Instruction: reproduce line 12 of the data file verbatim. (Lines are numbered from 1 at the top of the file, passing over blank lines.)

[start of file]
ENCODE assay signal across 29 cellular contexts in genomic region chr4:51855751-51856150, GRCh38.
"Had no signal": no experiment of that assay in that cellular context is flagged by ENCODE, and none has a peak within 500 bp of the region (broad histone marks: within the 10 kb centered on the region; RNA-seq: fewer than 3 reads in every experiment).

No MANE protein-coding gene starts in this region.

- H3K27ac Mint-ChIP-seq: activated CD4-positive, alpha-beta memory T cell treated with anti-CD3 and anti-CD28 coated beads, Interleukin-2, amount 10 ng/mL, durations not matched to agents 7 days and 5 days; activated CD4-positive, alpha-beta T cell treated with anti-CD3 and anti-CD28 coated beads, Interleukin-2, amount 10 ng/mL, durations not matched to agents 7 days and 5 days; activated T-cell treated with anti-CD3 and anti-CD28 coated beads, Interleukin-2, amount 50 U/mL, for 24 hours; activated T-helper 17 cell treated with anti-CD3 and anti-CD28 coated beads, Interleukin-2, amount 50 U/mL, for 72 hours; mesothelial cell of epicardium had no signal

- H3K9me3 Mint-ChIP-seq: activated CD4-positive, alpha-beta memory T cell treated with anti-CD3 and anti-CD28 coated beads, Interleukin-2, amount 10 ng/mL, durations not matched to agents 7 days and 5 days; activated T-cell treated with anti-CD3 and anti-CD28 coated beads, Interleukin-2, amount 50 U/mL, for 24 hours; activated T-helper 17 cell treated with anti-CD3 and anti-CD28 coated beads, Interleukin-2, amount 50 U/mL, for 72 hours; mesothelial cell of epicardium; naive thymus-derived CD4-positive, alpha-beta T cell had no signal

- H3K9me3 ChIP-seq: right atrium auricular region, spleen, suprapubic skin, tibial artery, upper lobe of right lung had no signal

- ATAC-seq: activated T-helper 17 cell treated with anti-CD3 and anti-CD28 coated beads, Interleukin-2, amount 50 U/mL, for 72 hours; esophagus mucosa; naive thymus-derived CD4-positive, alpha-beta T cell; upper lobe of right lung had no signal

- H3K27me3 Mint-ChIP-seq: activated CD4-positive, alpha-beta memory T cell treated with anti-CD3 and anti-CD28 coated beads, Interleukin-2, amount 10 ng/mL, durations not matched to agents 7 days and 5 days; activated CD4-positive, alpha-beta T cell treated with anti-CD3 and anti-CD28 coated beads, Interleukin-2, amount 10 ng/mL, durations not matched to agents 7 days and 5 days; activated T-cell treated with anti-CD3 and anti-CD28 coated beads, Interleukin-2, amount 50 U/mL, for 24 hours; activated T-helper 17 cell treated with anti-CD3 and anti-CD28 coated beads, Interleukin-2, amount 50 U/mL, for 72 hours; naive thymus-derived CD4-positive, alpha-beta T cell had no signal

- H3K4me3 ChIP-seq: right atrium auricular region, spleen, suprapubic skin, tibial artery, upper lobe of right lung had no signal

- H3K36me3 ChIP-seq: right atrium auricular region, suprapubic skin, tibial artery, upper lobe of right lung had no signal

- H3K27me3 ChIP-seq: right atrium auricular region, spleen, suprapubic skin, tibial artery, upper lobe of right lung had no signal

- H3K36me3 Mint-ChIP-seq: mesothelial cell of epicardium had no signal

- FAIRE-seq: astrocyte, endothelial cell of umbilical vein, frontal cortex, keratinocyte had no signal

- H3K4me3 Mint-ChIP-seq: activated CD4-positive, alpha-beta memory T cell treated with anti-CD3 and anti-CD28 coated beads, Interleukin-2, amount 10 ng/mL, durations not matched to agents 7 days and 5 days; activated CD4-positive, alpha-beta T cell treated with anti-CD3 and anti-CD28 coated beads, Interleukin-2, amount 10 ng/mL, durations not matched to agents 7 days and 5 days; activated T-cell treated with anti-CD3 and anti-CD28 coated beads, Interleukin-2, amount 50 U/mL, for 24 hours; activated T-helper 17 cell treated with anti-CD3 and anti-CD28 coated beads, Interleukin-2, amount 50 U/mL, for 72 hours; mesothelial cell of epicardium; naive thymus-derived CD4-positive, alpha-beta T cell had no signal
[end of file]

- H3K36me3 Mint-ChIP-seq: mesothelial cell of epicardium had no signal